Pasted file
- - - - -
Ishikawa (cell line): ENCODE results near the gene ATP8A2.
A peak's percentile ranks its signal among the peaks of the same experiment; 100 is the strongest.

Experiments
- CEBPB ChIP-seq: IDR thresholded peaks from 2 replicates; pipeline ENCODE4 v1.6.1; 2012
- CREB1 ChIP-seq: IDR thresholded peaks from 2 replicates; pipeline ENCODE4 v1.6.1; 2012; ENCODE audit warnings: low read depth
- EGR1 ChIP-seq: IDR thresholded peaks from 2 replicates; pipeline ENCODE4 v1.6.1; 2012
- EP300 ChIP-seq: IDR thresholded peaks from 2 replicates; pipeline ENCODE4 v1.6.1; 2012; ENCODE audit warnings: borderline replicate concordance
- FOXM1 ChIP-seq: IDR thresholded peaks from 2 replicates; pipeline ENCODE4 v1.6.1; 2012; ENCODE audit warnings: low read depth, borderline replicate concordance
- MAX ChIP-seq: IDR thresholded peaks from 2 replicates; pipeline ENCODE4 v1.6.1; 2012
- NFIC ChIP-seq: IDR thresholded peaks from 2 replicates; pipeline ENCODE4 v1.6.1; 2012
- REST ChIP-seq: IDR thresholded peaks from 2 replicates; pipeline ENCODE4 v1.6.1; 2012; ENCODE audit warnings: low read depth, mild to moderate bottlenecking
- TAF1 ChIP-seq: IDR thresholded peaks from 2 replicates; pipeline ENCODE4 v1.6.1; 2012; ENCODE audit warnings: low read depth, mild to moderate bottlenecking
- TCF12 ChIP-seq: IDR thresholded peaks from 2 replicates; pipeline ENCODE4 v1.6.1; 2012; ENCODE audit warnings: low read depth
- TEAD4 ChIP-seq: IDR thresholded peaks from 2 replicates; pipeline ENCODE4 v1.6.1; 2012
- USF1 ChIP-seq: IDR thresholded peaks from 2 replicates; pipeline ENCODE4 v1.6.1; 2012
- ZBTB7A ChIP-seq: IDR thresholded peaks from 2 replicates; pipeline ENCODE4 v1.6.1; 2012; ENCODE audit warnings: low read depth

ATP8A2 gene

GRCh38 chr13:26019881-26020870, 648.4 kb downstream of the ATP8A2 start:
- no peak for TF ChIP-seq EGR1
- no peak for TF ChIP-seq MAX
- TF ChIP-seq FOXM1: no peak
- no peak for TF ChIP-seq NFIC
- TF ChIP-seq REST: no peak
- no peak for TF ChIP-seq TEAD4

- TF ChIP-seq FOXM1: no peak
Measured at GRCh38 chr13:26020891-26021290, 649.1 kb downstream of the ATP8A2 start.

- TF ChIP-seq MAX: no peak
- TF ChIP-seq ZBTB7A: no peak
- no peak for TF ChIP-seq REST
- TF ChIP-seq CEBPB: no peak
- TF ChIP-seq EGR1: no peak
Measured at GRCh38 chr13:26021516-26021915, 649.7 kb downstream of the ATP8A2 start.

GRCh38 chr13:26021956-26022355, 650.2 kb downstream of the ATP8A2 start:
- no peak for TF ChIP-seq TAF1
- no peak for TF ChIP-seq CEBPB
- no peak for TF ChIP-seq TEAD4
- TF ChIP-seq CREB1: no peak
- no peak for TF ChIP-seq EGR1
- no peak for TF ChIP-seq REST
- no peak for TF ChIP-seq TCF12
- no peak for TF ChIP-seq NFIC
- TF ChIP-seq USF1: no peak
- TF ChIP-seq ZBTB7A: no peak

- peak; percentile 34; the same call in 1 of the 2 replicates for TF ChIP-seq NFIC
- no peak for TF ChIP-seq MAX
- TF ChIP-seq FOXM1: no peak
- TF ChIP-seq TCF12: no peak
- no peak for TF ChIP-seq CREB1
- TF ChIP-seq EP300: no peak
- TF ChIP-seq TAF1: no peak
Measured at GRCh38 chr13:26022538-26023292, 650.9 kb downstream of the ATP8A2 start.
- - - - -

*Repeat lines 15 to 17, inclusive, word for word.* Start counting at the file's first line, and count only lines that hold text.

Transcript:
- USF1 ChIP-seq: IDR thresholded peaks from 2 replicates; pipeline ENCODE4 v1.6.1; 2012
- ZBTB7A ChIP-seq: IDR thresholded peaks from 2 replicates; pipeline ENCODE4 v1.6.1; 2012; ENCODE audit warnings: low read depth

ATP8A2 gene